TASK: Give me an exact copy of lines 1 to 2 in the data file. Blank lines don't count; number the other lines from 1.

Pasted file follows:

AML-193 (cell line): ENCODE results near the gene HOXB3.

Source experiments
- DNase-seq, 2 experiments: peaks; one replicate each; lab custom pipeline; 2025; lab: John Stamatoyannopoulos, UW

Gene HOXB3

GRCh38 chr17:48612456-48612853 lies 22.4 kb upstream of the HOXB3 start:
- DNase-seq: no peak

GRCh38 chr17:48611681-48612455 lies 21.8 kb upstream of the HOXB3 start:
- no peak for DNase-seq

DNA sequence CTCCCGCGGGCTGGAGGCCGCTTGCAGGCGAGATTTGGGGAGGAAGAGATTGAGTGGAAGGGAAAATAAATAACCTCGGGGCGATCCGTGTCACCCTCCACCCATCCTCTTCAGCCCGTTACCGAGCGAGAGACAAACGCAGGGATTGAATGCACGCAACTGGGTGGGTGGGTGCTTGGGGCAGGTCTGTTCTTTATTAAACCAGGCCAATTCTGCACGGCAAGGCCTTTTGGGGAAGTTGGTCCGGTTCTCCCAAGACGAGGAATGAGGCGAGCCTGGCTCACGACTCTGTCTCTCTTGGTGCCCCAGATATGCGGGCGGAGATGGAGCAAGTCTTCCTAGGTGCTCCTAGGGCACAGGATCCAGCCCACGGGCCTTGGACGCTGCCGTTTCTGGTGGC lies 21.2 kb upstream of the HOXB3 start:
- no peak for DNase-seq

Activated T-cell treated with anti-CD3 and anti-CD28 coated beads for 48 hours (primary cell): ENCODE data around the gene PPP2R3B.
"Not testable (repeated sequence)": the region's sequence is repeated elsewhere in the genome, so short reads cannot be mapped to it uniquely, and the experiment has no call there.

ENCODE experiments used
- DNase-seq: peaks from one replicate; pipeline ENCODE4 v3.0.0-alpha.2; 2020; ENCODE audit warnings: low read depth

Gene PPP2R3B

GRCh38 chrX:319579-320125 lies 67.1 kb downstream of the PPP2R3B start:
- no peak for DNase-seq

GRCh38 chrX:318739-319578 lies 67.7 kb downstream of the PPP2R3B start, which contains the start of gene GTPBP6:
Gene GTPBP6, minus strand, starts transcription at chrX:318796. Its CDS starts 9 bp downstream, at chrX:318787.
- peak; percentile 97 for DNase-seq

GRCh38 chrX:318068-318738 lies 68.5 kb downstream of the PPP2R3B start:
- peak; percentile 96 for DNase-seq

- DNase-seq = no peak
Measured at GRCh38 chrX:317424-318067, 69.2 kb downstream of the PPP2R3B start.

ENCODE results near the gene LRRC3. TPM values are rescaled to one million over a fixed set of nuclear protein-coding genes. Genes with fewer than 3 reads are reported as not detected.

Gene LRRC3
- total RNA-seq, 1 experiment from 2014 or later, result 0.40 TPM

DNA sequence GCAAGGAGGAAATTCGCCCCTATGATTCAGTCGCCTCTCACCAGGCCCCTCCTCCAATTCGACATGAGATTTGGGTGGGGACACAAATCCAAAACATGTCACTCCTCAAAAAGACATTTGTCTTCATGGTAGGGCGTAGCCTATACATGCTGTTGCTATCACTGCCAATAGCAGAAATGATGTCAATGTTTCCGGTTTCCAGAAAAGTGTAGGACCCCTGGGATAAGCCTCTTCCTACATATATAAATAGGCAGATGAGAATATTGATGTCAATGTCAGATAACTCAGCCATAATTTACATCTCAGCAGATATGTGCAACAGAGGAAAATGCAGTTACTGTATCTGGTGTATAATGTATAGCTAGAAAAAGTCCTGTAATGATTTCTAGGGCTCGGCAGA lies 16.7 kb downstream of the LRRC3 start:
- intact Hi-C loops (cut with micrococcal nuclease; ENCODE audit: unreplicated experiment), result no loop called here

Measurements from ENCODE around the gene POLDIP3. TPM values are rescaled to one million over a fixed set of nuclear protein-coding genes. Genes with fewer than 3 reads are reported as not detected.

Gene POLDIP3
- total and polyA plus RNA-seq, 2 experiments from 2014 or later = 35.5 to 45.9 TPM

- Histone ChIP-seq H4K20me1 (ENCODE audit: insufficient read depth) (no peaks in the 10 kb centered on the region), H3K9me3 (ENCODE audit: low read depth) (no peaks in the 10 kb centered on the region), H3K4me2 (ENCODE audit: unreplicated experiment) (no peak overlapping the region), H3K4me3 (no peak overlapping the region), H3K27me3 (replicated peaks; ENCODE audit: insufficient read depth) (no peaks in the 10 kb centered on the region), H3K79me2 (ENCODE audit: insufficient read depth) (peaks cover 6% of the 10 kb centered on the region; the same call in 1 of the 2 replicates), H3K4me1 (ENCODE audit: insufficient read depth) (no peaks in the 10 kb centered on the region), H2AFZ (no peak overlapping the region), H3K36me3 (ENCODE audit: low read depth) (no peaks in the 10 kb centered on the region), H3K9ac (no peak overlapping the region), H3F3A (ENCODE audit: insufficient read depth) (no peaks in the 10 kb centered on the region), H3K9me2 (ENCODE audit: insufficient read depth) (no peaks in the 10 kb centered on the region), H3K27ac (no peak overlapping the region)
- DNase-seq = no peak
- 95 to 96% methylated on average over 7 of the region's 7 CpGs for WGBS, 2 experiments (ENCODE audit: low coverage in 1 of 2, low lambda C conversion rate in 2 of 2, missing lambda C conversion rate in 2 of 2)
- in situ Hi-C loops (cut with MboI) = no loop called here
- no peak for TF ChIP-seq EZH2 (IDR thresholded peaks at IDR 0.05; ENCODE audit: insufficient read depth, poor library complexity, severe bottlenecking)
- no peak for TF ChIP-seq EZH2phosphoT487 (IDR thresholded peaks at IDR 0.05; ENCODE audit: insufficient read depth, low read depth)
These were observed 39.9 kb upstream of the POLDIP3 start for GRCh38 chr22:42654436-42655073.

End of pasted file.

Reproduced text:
AML-193 (cell line): ENCODE results near the gene HOXB3.

Source experiments